Moshe Silver
For a better world

The Weight of Gold – Keeping Faith, Breaking Faith

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When I guided a young Christian through a spiritual crisis, little did we know that it would result in a life-altering book. The Weight of Gold brings out the Torah’s universal messages for personal growth and social justice, showing that the Torah is indeed the User’s Guide to the human soul.

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Parashat Naso

A great embarrassing fact…haunts all attempts to represent the market as the highest form of human freedom: that historically, impersonal, commercial markets originate in theft.

                                                ― David Graeber, Debt: The First 5,000 Years

In this, the longest weekly portion in the Torah, the dedication of the altar in the Tabernacle is completed. Before the grand finale, in which the leaders of the twelve tribes bring sumptuous gifts in a lavish procession, the Torah deals with the inevitability of human dishonesty, the devastating power of sexual jealousy, and finally, the need of some people to withdraw from society in search of spiritual experience.

The section of those who break faith – who embezzle or who steal by false oath – is the shortest of these three intervening segments, but with the broadest implications. The Torah’s choice of wording is very precise: “A man or a woman, when they shall do any sin against people, to break faith with God, and their soul shall become guilty…” (Num. 5:6). The Torah’s choice of the word “when” (in Hebrew, ki) is an acknowledgment that people are not capable of attaining perfection. We will sin, the Torah tells us, and here is the mechanism for expiation: “They shall confess their sin which they committed, and they shall return the value for which they are guilty, adding one fifth to the principal” (5:7–8).

Commandments and prohibitions fall into two categories: those between individuals or between persons and society, and those between us and God. This passage makes it clear that, while ritual acts are clearly between us and God, the Torah’s God-given social structure sees human acts of kindness and charity as the mechanism through which God works in this world. Acts of dishonesty, of violence, or of disregard for others injure God’s Torah, which is in fact God’s own Self.

What’s pernicious here is not the theft itself; the Torah deals with theft elsewhere. It’s the cover-up. Indeed, the word used to describe the prohibited act literally means to cover: someone took something that doesn’t belong to them and now they cover it up with a false oath. This violates God’s commandment against swearing falsely. Worse, it undermines the social contract.

As anthropologist David Graeber points out in his book, Debt: The First 5,000 Years, the less people trust one another, the more they require a clearly defined mechanism of exchange. He refers to what he calls a natural communism of so-called primitive societies. Historically, societies that thrive on barter quickly develop extensive and highly sophisticated systems of tracking who gave what to whom, and what they might expect in return. Historian Gordon Wood, in his The Radicalism of the American Revolution, describes the minutely detailed records kept in colonial American communities that thrived on intricate barter relationships, a complex set of interlocking transactions spread over long periods of time, and accepted throughout the community. The use of an easily agreed-upon medium of exchange – money – becomes necessary when people need to trade outside their communities, when they face others with whom they did not have a communal bond of trust. “In God we trust,” reads the sign in the corner grocery store, “all others pay cash.”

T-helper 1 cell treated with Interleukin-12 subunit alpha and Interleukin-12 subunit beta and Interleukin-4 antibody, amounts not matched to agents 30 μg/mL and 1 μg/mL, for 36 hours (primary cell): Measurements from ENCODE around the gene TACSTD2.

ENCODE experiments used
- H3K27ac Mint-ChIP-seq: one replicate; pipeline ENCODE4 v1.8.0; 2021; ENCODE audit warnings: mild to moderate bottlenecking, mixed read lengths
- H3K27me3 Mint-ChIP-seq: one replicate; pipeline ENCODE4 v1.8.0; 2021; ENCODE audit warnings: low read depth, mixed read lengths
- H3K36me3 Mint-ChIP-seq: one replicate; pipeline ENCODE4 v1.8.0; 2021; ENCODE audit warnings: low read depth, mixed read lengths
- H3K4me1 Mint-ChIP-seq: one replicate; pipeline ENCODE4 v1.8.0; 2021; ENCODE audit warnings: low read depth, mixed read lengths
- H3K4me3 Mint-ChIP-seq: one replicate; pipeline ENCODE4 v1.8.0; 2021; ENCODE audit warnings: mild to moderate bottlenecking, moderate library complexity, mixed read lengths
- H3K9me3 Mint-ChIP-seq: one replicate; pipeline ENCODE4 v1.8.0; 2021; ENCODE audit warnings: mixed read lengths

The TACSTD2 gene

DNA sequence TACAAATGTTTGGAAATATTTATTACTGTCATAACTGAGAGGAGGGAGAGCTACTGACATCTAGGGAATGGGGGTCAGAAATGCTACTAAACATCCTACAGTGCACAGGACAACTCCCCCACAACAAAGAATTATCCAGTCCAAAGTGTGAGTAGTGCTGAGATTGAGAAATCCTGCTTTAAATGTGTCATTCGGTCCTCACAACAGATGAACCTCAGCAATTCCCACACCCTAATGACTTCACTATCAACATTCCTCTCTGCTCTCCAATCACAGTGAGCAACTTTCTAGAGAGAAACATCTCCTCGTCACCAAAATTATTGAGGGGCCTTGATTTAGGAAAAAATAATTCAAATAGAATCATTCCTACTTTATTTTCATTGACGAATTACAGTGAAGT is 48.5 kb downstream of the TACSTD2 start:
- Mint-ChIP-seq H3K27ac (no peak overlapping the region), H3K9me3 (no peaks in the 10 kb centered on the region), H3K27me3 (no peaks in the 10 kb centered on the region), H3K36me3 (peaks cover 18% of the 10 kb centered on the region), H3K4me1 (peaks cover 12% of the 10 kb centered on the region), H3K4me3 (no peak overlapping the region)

This concept of trust lies at the heart of all societies: regardless of differences between cultures, all participants within a group must have faith in how their group works. Theft is a crime, but it doesn’t undermine society. But the false oath about the theft does. As we have seen throughout history, the insistence that one’s false oath – the Big Lie of those in power – must be accepted as true is the wedge that rips apart nations from within.

Next in the reading comes what, for modern readers, remains one of the Torah’s most problematic passages, that of the wife suspected of adultery (5:11–31). While from our contemporary perspective the process seems unutterably primitive, the rabbis say this is the Torah’s ingenious solution to the problem of honor killings. To be both intellectually and morally honest, we can’t judge the Torah – or indeed any historical document – strictly by contemporary moral standards. The Torah is a single document setting forth an ethical, religious, societal, and national project, all in one, and all in the context of its time and place. The Torah speaks for all time, but it speaks from a world in which slavery was common; in which women were the outright property, first of their fathers, then of their husbands; in which clans carried on blood feuds over generations; and where people killed strangers. If we look into our own time, we will see that very few modern legal systems have confronted societal issues of the magnitude and scope undertaken by the Torah – and with the express purpose not of keeping a ruling class in power, as is typically the case, but of protecting the weak and creating a society founded on equal justice.